For the sixth year, I’ve been helping organize the “Resource Recovery Partnership” conference in collaboration with industry, government, and academic colleagues. This year’s event is on Thursday September 19, 2019, and registration is free for either in-person or webcast attendance. The final agenda is available, and anyone interested in the ideas behind sustainable materials, recycling, circular economy, zero waste, or materials and energy recovery might want to attend some of the webcast sessions. There are a range of speakers and panelists covering various aspects of policy development, technologies, and current statistics and trends. The talks are not highly technical, and anyone could benefit from some of the insights available here.
As our landfills (and oceans) fill with wastes, it has become clear to most people that solutions are needed to reduce wastes and to recover some value from the remaining waste materials. This is easier said than done, and requires a comprehensive approach incorporating technology, smart policies, economic drivers, and societal buy-in. These conferences have tried to bring together people from a wide range of backgrounds and interests, to try to advance progress in waste reduction. It’s a long and slow progress, but momentum seems to be building around the globe.
When people hear the name Xerox, they may not immediately think of chemical process engineering. But chemical engineers play a critical role in the development of the advanced materials embedded within Xerox technologies.
I was at a conference and missed the official E7 building opening, but below is a video showing some of the facility highlights. I walk through the building frequently, and I really like the environment. Nice open spaces, well lit, great and vibrant “energy”. There are always people around, talking, having events, and working together in one of the many gathering areas, drawing diagrams on the walls. Definitely seems like a pleasurable place to be.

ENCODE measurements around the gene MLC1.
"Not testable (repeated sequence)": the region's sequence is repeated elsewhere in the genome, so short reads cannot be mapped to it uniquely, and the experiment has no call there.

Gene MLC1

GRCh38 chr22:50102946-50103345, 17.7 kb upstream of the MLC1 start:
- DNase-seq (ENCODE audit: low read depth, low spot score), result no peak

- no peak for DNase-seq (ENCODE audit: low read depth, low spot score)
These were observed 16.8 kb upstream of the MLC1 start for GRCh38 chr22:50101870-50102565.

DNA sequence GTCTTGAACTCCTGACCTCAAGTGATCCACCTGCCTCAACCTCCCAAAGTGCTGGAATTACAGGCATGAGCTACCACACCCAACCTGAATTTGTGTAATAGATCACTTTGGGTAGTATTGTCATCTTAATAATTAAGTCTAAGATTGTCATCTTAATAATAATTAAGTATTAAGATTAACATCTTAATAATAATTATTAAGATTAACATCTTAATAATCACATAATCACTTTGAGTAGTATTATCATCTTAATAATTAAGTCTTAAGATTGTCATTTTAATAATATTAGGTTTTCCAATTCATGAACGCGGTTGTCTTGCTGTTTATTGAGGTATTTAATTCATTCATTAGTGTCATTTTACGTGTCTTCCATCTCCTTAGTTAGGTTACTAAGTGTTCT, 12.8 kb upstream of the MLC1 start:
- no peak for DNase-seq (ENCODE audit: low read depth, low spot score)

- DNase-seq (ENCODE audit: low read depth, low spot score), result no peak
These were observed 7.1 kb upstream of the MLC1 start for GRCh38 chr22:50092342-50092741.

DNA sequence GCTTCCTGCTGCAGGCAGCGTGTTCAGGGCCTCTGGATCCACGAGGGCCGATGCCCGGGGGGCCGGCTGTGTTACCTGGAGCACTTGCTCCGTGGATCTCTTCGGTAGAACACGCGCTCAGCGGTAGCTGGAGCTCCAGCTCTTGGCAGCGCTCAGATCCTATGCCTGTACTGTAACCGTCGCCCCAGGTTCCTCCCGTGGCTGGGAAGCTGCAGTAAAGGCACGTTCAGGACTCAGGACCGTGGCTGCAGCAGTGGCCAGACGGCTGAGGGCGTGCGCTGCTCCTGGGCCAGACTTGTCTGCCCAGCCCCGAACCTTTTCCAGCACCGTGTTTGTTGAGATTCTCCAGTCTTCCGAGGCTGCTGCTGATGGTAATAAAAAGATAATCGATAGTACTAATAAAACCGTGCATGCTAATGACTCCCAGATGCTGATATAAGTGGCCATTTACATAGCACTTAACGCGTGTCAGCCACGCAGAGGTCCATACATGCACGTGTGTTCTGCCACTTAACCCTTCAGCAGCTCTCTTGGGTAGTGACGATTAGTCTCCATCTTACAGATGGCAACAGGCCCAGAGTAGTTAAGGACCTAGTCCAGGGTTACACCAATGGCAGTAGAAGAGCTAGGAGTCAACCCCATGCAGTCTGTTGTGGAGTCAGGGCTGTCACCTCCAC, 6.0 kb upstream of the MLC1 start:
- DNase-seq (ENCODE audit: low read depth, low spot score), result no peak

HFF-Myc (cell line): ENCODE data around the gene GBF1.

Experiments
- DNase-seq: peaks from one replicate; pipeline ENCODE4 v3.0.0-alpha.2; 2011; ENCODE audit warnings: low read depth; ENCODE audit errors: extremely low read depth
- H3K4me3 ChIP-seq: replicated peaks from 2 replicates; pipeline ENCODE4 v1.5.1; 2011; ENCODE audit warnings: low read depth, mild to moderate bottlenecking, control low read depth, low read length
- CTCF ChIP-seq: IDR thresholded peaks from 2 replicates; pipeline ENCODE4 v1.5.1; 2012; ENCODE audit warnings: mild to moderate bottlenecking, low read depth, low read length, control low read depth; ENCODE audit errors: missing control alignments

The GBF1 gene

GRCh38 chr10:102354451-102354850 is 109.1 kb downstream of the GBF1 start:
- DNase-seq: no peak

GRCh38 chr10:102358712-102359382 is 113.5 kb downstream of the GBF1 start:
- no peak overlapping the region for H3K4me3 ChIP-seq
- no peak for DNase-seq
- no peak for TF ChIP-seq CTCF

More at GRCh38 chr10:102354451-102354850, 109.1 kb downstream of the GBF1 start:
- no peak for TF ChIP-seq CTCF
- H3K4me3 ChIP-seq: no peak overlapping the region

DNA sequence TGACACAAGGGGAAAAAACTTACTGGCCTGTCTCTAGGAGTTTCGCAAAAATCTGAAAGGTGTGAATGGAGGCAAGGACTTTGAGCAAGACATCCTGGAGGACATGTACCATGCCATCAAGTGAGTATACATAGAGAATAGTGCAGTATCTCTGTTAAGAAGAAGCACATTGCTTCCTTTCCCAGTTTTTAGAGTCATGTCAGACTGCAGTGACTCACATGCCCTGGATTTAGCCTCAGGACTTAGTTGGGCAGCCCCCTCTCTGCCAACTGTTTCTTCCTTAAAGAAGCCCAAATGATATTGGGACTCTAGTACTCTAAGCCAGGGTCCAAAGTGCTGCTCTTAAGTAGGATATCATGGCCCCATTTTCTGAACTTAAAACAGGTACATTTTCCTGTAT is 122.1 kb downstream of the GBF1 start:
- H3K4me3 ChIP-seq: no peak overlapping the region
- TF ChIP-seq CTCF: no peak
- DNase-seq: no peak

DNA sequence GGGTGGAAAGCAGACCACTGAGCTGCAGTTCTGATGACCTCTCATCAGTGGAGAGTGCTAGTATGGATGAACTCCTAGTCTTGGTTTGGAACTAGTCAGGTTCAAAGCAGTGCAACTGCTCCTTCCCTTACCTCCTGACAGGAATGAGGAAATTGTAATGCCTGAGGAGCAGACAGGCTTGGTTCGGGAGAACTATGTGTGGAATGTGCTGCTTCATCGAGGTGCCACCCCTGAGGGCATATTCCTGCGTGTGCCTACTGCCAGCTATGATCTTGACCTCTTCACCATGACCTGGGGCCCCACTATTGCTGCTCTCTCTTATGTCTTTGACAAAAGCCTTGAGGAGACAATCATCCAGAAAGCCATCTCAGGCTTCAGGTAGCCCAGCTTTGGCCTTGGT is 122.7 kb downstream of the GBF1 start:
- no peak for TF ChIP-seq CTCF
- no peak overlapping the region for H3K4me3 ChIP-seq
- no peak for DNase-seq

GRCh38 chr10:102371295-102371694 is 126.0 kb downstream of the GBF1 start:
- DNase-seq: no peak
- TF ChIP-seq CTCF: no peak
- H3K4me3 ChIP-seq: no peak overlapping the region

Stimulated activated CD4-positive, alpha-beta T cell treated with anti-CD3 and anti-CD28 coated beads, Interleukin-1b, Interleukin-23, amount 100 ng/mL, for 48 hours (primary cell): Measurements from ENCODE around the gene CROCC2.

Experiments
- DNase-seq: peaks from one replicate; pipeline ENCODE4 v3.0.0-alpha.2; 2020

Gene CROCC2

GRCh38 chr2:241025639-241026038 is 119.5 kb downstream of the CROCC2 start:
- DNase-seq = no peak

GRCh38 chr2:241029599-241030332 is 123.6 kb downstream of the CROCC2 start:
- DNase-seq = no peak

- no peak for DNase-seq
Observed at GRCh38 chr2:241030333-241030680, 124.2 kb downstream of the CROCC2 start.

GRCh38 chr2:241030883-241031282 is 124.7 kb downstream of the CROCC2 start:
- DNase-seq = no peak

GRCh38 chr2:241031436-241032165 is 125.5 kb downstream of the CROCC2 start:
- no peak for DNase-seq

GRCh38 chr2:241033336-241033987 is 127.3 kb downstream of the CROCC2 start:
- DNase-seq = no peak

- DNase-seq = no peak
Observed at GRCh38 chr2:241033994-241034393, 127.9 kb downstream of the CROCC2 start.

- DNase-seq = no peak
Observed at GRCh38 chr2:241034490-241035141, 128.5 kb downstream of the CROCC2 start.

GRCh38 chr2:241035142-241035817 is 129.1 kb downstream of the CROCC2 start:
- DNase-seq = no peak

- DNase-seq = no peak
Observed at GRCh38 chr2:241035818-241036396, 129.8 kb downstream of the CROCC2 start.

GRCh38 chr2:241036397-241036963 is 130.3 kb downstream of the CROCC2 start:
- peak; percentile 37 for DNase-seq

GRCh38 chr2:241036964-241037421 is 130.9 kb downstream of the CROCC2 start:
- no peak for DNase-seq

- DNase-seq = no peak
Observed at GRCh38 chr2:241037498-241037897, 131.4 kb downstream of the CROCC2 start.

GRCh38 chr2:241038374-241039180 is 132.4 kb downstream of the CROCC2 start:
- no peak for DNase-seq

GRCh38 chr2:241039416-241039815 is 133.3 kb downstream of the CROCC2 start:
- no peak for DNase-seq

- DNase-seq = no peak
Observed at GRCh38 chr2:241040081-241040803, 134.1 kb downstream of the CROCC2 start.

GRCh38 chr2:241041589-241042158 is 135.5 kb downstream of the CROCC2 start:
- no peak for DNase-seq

We will be in Houston, Texas for the NACAC STEM Fair on Sunday November 5 2017. This is the last of this year’s College STEM fair schedule in the U.S., and we’re looking forward to meeting lots more high school students and families. In past fairs I’ve met with a lot of sophomore and junior students who were checking out their options in various fields, and that’s very commendable.
These open houses are a very important opportunity to find out more about different programs, curricula, co-op, career paths and various other aspects. As I’ve noted before, you want to go into a program for all the right reasons and this is a chance to gather information and formulate those reasons.
It doesn’t even have to be Waterloo’s open house! If you want to find out more about mechanical engineering (for example), your local university probably does something similar if Waterloo is too far away. Educationally, most accredited engineering programs across North America have similar course content within the same discipline, so what you find out about Chemical Engineering education and careers at Ryerson University will be more or less similar for the universities of Waterloo, Toronto, Saskatchewan, New Brunswick, British Columbia, etc.
At Waterloo (or anywhere else), some of the best people to talk to are the students. They will give you their impressions about the program, examples of what they are doing or have done on co-op or internships, and information about student life. Talk to more than one student however, since everyone has a different experience, background, and perspective. Staff and faculty are good to talk to also, of course, since they can give a broader overview of things and have a longer-term connection with the program and its evolution.
A crowd around the Engineering area of Waterloo’s booth.
As usual, the Ontario Universities Fair was a busy place last weekend as high school students and families talked to people from all the universities in Ontario gathered in the Toronto Convention Centre. Here is a photo I snapped while taking a quick break from the crowd. We had dozens of faculty, staff and current students there to answer questions about our programs. There are always some common questions, so here are some of them with a quick answer. Continue reading →
One of our most valuable resources for finding out about an engineering education and co-op work experiences is our students. We have quite a few volunteer Engineering Ambassadors who attend open houses, do tours and the Shadow Program, and are generally enthusiastic about sharing their experiences at Waterloo, both good and bad.